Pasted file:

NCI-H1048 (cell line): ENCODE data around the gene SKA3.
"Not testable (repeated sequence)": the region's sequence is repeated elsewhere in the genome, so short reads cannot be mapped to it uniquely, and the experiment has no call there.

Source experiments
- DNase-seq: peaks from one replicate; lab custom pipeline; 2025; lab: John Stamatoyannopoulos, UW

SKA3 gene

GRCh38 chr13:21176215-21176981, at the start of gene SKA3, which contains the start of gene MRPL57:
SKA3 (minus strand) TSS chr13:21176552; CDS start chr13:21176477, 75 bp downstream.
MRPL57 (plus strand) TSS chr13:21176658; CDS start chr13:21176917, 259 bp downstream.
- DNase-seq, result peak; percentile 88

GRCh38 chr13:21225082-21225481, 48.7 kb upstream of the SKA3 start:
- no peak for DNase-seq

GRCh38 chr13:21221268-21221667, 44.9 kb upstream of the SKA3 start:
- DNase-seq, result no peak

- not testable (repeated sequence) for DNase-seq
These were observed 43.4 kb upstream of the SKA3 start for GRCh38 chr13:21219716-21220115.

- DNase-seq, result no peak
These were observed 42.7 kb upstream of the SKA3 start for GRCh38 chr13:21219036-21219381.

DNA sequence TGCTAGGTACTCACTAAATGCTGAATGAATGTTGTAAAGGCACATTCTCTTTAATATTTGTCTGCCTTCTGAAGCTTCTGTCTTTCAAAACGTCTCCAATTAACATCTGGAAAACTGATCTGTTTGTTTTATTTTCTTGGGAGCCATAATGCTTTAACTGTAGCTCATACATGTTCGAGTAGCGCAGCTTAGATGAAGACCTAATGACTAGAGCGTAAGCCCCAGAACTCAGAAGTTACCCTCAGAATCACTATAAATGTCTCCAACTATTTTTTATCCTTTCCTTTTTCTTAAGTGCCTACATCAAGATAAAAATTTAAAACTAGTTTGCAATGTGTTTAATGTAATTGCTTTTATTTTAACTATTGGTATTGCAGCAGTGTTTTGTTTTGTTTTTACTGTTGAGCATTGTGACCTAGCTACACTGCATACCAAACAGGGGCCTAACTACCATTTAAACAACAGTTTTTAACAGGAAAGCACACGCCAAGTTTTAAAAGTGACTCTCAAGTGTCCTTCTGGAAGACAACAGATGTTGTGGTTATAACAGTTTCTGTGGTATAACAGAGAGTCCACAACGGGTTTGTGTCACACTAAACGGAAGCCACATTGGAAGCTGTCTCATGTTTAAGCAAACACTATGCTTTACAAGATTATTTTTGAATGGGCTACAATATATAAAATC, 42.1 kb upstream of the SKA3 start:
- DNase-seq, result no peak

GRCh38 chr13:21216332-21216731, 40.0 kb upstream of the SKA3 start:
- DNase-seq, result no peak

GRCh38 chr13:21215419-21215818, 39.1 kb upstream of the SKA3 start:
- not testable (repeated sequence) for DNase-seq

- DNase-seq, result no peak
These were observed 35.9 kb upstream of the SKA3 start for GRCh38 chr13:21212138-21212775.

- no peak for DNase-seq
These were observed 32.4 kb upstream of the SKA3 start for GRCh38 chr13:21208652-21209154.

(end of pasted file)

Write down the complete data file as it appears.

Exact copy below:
NCI-H1048 (cell line): ENCODE data around the gene SKA3.
"Not testable (repeated sequence)": the region's sequence is repeated elsewhere in the genome, so short reads cannot be mapped to it uniquely, and the experiment has no call there.

Source experiments
- DNase-seq: peaks from one replicate; lab custom pipeline; 2025; lab: John Stamatoyannopoulos, UW

SKA3 gene

GRCh38 chr13:21176215-21176981, at the start of gene SKA3, which contains the start of gene MRPL57:
SKA3 (minus strand) TSS chr13:21176552; CDS start chr13:21176477, 75 bp downstream.
MRPL57 (plus strand) TSS chr13:21176658; CDS start chr13:21176917, 259 bp downstream.
- DNase-seq, result peak; percentile 88

GRCh38 chr13:21225082-21225481, 48.7 kb upstream of the SKA3 start:
- no peak for DNase-seq

GRCh38 chr13:21221268-21221667, 44.9 kb upstream of the SKA3 start:
- DNase-seq, result no peak

- not testable (repeated sequence) for DNase-seq
These were observed 43.4 kb upstream of the SKA3 start for GRCh38 chr13:21219716-21220115.

- DNase-seq, result no peak
These were observed 42.7 kb upstream of the SKA3 start for GRCh38 chr13:21219036-21219381.

DNA sequence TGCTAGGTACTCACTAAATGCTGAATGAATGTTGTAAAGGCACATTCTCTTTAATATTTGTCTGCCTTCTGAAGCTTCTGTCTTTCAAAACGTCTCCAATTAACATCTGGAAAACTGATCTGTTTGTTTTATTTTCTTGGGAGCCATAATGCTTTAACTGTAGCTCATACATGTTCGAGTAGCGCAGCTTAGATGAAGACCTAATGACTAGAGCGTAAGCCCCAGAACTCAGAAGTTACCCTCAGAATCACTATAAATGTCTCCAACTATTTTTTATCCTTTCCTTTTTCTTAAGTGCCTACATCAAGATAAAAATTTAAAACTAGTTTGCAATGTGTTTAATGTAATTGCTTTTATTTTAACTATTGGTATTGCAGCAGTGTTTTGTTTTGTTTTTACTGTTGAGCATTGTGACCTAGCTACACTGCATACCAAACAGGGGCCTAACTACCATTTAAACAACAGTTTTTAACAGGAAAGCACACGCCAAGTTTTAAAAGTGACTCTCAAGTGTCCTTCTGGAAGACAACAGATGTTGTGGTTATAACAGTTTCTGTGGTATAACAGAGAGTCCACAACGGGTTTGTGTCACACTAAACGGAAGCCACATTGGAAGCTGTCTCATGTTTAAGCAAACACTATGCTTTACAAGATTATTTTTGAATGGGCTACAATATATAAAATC, 42.1 kb upstream of the SKA3 start:
- DNase-seq, result no peak

GRCh38 chr13:21216332-21216731, 40.0 kb upstream of the SKA3 start:
- DNase-seq, result no peak

GRCh38 chr13:21215419-21215818, 39.1 kb upstream of the SKA3 start:
- not testable (repeated sequence) for DNase-seq

- DNase-seq, result no peak
These were observed 35.9 kb upstream of the SKA3 start for GRCh38 chr13:21212138-21212775.

- no peak for DNase-seq
These were observed 32.4 kb upstream of the SKA3 start for GRCh38 chr13:21208652-21209154.